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The Retreat: The Loss of the Portability Battle

Aug 27, 1999, 13:41 (23 Talkback[s])
(Other stories by Paul Ferris)

[ The opinions expressed by authors on Linux Today are their own. They speak only for themselves and not for Linux Today. ]

By Paul Ferris, Staff Writer

It's been an interesting month. First, you have SGI dropping their support of Windows NT and then next you have Compaq dropping their support of Windows NT on Alpha. SGI scores points here for being the first in the trend, and I think Compaq scores points for making the biggest shock wave. The two events are related in terms of what they spell for the future of NT. SGI was at the outset, hoping to create hardware enhancements that would plug into NT the way they had with IRIX, their Unix based operating system. DEC was the last architecture that would support NT on a non-Intel chip.

Whether or not Microsoft will admit it or not, it's a retreat in the battle for the future computing platform. By losing the support of two major computer vendors, Microsoft has to do something. I say that that something, given the eyes watching them and the long-delayed release of Windows 2000, is spin.

Windows 2000 may be on time. Windows 2000 may be Microsoft's next generation operating system. It may or may not be feature rich. It may be their last hope. It may be a lot of things, but at the moment, one of them it is definitely not: Hardware Portable.

Hmmm, I wonder what operating system provides a stark contrast to that limited choice and lack of portability? Do I need to say? Linux's support of hardware architectures is nothing short of record setting(*). I'm not even going to start listing hardware architectures, my articles are long enough as it is.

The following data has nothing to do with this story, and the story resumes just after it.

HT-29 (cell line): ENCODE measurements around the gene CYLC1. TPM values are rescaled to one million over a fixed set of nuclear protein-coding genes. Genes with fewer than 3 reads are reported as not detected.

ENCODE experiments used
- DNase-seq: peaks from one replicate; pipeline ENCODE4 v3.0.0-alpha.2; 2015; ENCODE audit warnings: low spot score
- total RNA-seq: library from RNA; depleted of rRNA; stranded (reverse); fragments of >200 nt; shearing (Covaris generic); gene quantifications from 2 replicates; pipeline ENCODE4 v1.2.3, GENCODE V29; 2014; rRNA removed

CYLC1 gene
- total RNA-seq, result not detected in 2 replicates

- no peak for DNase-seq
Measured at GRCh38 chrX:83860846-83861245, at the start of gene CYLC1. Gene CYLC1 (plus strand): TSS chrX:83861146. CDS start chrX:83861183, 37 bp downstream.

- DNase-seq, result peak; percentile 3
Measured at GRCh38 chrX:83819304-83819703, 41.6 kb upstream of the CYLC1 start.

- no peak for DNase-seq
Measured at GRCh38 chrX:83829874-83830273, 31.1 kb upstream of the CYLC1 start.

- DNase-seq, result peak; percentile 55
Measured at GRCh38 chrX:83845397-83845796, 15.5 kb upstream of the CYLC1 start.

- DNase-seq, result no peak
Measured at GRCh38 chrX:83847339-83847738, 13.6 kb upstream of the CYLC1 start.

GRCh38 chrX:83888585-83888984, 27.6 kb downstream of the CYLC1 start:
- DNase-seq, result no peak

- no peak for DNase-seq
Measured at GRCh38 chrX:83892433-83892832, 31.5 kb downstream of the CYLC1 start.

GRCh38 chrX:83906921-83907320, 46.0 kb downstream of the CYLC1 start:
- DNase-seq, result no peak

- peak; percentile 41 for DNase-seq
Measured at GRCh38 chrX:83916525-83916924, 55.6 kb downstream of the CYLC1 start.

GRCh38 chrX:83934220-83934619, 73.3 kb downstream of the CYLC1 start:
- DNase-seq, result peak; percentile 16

If you are in the business world and at this point are pondering a new server operating system for the future I'd recommend that you ask yourself a few questions:

  1. Am I willing to limit my hardware buying choices to one architecture alone?
  2. Am I willing to limit my software buying choices to one operating system, that only runs on one architecture?
  3. Am I willing to limit my new choices to those provided by a single company that is taking ever longer to develop changes in a world where change is accelerating? Beyond that, change and adaptation to change are tantamount maintaining the status quo.

Now for the easy part. The answers: No, No and No. Microsoft promised a lot with the advent of Windows NT. A lot of the promises boiled down to: "We are going do everything that Unix does."

Their success compared to many of the key strengths of Unix and Linux is debatable. A lot of the issues get compared because Unix was supposed to be NT's competitor at the outset. One of the issues, however, they cannot debate. They cannot promise this aspect of enterprise computing with Open Systems or Linux - no way, no how. That one item helps to provide a healthy, competitive market that fosters innovation and growth. In the absence of such a market, choices go away.

In this case, Microsoft is not just asking people to forgo choices in software, it's now asking for people to limit their hardware choices as well.